By Gerald Tenywa
Residents in parts of Ntinda, Naguru hill and Kololo suburbs woke up to a rare spectacle of butterflies that filled the air and many others perched on the tree leaves.
While scientists say the butterflies are used as indicators of a rich ecological system, many of the residents were not happy about the surprise appearance of the butterflies.
“I do not mind them but many people are disgusted by the unsightly appearance of the caterpillars,” said Sarah Akello, a resident of Naguru, adding that the butterflies were going to lay eggs that will turn into larvae (caterpillars) and then pupae that will become adults in a few days to come.
Her children kept in indoors in the morning and only looked out through the window to steal a glance at the swarms of dark brown butterflies. They said they were seeing such large numbers of butterflies for the first time.
An entomologist (an expert in the study of insects) who did not want to be named said forest butterflies tend to migrate to as far as Rwanda. He said he would only name the species of butterfly after presentation of a specimen (a butterfly individual).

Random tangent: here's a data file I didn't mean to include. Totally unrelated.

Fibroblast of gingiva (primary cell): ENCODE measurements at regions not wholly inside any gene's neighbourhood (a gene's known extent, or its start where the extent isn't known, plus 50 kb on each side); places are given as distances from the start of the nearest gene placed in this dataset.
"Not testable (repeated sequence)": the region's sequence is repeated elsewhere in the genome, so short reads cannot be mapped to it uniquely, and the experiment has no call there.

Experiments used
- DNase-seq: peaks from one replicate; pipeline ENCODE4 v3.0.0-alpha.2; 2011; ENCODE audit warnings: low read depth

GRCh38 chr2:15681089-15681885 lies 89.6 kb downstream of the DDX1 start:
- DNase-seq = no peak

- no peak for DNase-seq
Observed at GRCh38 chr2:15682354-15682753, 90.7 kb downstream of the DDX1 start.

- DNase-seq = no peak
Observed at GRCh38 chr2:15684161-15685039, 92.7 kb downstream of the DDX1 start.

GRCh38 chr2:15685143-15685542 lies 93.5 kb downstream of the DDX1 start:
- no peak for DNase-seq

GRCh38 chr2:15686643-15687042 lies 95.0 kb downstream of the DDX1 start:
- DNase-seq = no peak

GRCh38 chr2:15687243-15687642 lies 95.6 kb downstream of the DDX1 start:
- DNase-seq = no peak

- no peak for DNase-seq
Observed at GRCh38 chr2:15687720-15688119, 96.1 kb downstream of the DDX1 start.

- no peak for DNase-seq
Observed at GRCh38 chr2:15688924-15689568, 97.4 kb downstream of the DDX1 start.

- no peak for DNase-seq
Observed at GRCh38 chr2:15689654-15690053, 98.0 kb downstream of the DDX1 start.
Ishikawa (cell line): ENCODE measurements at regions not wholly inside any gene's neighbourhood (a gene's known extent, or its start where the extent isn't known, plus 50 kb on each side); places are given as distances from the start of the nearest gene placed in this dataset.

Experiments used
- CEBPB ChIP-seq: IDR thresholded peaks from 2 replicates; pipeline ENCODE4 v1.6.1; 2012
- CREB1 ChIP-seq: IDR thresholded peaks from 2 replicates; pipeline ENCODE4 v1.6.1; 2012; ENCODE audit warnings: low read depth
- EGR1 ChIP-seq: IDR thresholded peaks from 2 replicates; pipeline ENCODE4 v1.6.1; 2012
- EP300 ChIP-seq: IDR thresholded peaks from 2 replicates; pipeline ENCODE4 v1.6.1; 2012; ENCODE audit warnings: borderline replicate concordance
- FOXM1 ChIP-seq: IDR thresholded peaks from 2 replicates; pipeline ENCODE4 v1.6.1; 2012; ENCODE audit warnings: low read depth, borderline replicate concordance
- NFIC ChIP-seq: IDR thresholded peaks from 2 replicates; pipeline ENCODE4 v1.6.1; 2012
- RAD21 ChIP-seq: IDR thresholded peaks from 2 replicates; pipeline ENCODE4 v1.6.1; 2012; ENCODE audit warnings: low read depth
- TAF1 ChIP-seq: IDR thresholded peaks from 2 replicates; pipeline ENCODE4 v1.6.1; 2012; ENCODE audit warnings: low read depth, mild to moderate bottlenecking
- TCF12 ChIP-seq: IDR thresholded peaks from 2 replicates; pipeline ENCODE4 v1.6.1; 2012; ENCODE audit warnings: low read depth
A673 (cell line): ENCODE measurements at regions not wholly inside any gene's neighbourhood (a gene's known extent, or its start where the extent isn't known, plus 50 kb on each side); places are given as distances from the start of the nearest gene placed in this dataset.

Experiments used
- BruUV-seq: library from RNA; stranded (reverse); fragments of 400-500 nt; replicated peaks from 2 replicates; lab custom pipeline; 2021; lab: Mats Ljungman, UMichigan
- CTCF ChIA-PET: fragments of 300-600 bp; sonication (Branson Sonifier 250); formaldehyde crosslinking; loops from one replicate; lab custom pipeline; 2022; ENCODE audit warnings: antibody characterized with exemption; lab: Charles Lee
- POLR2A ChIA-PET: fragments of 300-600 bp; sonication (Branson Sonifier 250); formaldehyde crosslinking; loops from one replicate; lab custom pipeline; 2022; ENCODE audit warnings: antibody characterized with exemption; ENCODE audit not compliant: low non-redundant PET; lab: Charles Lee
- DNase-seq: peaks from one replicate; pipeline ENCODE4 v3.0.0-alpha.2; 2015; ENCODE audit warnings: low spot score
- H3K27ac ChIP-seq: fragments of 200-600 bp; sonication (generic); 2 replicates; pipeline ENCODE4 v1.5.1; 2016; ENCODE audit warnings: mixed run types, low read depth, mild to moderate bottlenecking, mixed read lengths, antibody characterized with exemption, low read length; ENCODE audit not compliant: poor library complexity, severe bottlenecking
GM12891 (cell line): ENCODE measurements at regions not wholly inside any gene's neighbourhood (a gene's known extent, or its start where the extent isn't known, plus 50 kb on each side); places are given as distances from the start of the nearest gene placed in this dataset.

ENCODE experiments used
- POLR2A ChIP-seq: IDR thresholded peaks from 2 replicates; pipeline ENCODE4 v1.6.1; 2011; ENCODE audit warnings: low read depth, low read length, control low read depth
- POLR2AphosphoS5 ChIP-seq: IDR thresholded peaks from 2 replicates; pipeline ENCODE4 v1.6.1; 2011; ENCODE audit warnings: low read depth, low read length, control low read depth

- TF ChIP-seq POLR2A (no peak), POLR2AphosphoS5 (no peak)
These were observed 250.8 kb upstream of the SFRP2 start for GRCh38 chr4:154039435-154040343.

“They usually face one direction and then take off,” he said, adding that the butterflies respond to weather changes and that they also follow favourable habitats such as wetlands and forested areas as they move. “Butterflies swarm like grasshoppers (nsenene) at a given time of the year.”
It was not only people who fed their eyes on the swarms of the butterflies but also predators including birds and lizards that ate to their fill as if they were participating in an eating competition. The butterflies also play a big role in agricultural productivity as they act as pollinators of crops.
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Butterflies invade parts of Kampala